12/05/2013
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The true cost of climate change?

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Willow Ptarmigan is one of many upland species predicted to become extinct in the southern parts of their ranges and global warming increases. Photo: Peter Wilton (commons.wikimedia.org).
Willow Ptarmigan is one of many upland species predicted to become extinct in the southern parts of their ranges and global warming increases. Photo: Peter Wilton (commons.wikimedia.org).
Accelerating world climate change will radically decrease two thirds of common plants and half the animals, says new research from the University of East Anglia (UEA).

Research published today in the journal Nature Climate Change look at 50,000 globally widespread and common species, and found that two thirds of the plants and half of the animals will lose more than half of their climatic range by 2080, if nothing is done to reduce the amount of global warming and slow it down. This means that geographical ranges of common plants and animals will shrink globally, and biodiversity will decline almost everywhere. Almost two thirds of common plants and half the animals could see a dramatic decline this century due to climate change.

Plants, reptiles and particularly amphibians are expected to be at highest risk. Sub-Saharan Africa, Central America, Amazonia and Australia would lose the most species of plants and animals, and a major loss of plant species is projected for North Africa, Central Asia and South-eastern Europe.

However, acting quickly to mitigate climate change could reduce losses by 60 per cent and buy an additional 40 years for species to adapt. This is because mitigation would slow and then stop global temperatures from rising by more than two degrees Celsius relative to pre-industrial times (taken to be before 1765). Without mitigation, global temperatures could rise by 4 degrees Celsius by 2100.

Dr Warren said: “While there has been much research on the effect of climate change on rare and endangered species, little has been known about how an increase in global temperature will affect more common species. This broader issue of potential range loss in widespread species is a serious concern as even small declines in these species can significantly disrupt ecosystems.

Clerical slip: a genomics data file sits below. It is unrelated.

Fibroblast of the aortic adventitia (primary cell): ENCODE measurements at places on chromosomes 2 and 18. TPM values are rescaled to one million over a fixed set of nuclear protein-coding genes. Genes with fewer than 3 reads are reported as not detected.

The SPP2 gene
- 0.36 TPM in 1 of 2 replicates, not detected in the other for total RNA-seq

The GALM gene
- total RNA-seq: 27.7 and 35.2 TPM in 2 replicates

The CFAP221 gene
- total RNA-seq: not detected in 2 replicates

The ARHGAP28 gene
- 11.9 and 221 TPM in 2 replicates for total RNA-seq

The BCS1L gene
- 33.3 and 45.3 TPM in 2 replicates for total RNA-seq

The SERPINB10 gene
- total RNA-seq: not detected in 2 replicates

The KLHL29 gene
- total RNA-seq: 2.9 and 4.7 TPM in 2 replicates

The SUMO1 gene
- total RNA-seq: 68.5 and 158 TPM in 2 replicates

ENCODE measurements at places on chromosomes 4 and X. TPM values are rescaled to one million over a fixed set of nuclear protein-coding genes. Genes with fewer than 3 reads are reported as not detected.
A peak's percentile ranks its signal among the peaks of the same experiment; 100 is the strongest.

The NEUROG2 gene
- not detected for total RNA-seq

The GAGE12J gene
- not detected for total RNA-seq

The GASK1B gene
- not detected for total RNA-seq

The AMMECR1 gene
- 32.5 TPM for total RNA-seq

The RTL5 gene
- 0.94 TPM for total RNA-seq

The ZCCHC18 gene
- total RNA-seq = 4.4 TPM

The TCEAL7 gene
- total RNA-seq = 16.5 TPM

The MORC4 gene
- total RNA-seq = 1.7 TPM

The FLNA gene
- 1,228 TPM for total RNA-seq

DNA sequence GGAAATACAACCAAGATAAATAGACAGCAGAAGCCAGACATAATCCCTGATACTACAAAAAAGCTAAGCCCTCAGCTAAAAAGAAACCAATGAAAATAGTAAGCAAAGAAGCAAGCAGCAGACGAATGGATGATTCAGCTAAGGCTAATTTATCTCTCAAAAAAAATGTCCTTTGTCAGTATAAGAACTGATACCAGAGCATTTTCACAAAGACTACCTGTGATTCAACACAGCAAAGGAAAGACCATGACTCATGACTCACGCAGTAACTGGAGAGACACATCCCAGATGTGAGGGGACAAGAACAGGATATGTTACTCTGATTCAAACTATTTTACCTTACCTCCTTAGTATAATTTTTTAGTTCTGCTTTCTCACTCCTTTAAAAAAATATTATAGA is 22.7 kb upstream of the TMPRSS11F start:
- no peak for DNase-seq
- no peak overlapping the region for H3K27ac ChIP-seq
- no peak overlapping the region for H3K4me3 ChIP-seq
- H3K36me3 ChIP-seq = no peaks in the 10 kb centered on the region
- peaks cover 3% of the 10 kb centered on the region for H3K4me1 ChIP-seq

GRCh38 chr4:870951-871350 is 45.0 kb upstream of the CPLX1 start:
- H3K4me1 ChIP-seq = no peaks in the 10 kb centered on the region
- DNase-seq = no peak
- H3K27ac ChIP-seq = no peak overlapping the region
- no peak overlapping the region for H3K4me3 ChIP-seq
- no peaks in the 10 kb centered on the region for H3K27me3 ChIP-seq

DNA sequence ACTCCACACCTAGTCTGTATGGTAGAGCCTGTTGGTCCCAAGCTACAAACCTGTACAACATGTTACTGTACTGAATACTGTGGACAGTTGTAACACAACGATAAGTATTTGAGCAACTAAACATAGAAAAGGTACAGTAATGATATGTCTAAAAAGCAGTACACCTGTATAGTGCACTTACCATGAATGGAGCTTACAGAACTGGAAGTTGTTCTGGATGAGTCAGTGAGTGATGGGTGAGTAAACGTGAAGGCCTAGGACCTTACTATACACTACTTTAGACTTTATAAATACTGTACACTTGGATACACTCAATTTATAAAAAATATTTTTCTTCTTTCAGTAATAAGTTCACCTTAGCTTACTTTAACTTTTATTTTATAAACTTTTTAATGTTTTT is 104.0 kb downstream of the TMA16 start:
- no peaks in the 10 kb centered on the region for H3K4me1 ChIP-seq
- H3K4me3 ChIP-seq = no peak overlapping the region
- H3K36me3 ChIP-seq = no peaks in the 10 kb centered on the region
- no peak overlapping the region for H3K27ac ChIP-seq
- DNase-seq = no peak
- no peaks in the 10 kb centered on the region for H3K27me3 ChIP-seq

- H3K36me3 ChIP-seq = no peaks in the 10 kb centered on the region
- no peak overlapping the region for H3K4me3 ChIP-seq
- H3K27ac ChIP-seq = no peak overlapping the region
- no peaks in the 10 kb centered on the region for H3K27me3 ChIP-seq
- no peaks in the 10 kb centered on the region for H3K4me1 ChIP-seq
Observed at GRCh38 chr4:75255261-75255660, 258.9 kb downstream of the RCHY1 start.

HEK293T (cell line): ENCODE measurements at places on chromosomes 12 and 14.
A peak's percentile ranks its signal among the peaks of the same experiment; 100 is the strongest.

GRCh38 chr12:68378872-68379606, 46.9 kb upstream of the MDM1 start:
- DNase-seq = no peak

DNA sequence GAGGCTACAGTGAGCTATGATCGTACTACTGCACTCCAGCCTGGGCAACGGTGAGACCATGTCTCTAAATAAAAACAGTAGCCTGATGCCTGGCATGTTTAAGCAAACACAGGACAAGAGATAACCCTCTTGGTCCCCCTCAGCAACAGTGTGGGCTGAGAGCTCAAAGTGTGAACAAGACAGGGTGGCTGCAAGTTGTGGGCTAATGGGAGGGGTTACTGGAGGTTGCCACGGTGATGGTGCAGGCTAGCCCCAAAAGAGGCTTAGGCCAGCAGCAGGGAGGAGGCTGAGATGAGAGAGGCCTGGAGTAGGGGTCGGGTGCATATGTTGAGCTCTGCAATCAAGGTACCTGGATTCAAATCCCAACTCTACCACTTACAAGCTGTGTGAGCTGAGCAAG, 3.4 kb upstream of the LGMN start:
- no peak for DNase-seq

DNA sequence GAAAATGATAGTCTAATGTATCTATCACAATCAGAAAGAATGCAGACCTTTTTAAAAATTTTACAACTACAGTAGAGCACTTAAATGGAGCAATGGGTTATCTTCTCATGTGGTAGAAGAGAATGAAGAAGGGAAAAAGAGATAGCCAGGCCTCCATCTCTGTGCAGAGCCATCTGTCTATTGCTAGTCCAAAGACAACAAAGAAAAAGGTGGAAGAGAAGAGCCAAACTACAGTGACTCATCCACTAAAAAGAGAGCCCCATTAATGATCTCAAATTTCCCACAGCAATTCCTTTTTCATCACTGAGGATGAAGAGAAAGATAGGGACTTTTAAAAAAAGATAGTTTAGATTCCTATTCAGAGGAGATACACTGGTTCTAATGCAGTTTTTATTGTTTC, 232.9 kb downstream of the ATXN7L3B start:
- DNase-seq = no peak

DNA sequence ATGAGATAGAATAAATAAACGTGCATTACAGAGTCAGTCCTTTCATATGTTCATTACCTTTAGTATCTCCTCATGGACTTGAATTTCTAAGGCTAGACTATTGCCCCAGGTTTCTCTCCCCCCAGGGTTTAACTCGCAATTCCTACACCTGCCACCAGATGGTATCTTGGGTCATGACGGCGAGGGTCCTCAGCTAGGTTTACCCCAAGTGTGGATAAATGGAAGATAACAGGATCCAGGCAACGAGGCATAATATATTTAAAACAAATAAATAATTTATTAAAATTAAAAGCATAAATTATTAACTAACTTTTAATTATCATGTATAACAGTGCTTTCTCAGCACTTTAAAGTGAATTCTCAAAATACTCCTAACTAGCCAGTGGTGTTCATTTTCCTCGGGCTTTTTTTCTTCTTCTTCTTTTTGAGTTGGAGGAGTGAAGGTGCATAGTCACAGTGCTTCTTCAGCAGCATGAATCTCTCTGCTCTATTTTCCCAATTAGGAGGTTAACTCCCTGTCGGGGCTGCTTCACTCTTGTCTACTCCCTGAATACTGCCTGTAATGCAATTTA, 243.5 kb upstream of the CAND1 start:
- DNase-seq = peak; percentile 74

“Our research predicts that climate change will greatly reduce the diversity of even very common species found in most parts of the world. This loss of global-scale biodiversity would significantly impoverish the biosphere and the ecosystem services it provides.

“We looked at the effect of rising global temperatures, but other symptoms of climate change such as extreme weather events, pests, and diseases mean that our estimates are probably conservative. Animals in particular may decline more as our predictions will be compounded by a loss of food from plants. There will also be a knock-on effect for humans because these species are important for things like water and air purification, flood control, nutrient cycling, and eco-tourism.

"The good news is that our research provides crucial new evidence of how swift action to reduce CO2 and other greenhouse gases can prevent the biodiversity loss by reducing the amount of global warming to 2 degrees Celsius rather than 4 degrees. This would also buy time – up to four decades - for plants and animals to adapt to the remaining 2 degrees of climate change.”

The research team quantified the benefits of acting now to mitigate climate change and found that up to 60 per cent of the projected climatic range loss for biodiversity can be avoided.

Information on the current distributions of the species used in this research came from the datasets shared online by hundreds of volunteers, scientists and natural history collections through the Global Biodiversity Information Facility (GBIF).

The study was led by Dr Rachel Warren from UEA’s school of Environmental Sciences and the Tyndall Centre for Climate Change Research. Collaborators include Dr Jeremy Van Der Wal at James Cook University in Australia and Dr Jeff Price, also at UEA’s school of Environmental Sciences and the Tyndall Centre. The research was funded by the Natural Environment Research Council (NERC).
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